Equine paralytic (postoperative) ileus generally refers to an acute condition of impaired gastrointestinal motility. Paralytic ileus is most frequently seen following abdominal surgery on the small intestine in horses. Three main mechanisms are involved separately or simultaneously in its causation, namely neurogenic-endocrinic, inflammatory-endotoxic and pharmacological mechanisms. Regardless of the cause, equine paralytic ileus can be fatal, if not properly diagnosed and treated. Over the past 22 years (1997–2019), we have diagnosed and treated more than 180 horses with postoperative ileus using differing methods. Based on our results and experience, and that of others, we have developed a multimodal strategy to reduce the incidence of postoperative ileus. This has resulted in effective treatment of ileus-diagnosed patients in 94% of cases, a significant improvement in survival rates over the last 20 years. In this review, we described pre-, intra-, and postoperative multiple supplementary preventative and treatment procedures that cure this condition. These methods are dependent on individual cases but include the control of endotoxemia and inflammation, as well as using the least traumatic surgical techniques, carrying out the pelvic flexure colotomy, improved anesthesia techniques, treating with continuous postoperative peritoneal lavage, the use of fluid, antibiotic and NSAIDs therapy, according to a scheme the use of different prokinetic agents (including metoclopramide, neostigmine methylsulfate and domperidone), nasogastric decompression, management to minimize the surgical and postoperative stress reaction and judicious timing of postoperative feeding of horses.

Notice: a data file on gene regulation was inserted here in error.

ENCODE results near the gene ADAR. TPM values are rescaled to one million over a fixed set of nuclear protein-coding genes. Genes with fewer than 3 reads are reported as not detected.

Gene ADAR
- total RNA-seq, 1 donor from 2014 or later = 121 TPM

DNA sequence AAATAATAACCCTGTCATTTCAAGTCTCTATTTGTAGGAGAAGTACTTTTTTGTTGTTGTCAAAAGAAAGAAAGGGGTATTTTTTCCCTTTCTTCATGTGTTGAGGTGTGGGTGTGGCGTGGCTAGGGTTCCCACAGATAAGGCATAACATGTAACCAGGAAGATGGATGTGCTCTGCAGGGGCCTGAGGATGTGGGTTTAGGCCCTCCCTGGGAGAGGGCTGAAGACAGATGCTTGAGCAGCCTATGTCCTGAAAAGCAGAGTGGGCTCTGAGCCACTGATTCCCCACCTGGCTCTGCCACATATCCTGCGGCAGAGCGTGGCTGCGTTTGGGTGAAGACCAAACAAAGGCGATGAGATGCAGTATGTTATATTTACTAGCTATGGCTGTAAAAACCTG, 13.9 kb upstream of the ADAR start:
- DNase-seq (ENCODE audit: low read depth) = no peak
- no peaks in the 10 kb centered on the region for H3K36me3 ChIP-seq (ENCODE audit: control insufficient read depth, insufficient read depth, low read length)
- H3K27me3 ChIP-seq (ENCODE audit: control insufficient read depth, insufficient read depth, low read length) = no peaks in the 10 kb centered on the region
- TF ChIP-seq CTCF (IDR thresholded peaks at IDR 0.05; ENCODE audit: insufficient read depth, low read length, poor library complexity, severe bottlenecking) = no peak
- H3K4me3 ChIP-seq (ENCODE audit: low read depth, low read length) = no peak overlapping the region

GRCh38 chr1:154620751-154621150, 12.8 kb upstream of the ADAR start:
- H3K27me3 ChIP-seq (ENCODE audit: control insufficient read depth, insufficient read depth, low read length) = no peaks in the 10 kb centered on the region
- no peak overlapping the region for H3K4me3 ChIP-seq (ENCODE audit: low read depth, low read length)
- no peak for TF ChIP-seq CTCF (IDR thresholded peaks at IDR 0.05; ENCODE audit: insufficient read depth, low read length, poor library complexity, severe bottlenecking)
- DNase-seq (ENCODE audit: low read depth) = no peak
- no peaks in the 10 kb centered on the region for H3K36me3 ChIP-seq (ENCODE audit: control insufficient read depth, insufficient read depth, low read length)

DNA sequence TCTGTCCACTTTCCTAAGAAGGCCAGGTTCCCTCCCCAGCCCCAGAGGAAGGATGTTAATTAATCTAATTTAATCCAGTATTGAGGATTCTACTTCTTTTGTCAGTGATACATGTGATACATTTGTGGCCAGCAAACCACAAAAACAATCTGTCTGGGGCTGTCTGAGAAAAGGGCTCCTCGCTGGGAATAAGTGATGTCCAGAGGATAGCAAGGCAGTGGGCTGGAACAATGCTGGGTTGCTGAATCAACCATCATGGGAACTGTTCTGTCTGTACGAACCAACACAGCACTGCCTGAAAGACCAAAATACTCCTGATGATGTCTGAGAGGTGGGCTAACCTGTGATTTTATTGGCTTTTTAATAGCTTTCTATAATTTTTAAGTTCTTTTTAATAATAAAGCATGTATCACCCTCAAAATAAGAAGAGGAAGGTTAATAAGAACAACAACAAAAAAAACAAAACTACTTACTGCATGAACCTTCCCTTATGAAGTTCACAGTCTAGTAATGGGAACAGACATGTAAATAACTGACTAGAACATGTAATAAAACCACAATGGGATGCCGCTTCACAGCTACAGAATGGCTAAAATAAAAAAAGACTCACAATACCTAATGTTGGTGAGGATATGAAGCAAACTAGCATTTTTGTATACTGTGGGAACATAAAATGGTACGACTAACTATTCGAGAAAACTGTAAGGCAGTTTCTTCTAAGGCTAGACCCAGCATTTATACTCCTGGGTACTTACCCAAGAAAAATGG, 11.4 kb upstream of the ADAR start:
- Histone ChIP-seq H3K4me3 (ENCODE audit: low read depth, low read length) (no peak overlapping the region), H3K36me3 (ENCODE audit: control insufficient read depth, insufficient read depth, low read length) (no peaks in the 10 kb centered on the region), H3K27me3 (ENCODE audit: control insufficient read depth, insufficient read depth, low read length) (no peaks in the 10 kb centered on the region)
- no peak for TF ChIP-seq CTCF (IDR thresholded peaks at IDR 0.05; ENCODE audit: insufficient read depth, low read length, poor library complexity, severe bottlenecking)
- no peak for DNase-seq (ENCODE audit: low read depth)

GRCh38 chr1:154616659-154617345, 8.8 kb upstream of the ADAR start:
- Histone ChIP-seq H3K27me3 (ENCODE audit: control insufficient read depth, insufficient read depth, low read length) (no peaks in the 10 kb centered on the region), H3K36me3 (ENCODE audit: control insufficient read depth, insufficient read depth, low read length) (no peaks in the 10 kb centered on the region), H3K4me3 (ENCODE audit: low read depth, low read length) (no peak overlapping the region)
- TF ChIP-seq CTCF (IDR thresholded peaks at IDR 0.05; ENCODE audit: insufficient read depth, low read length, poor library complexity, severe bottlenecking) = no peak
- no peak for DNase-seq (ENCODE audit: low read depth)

Part of the book: Equine Science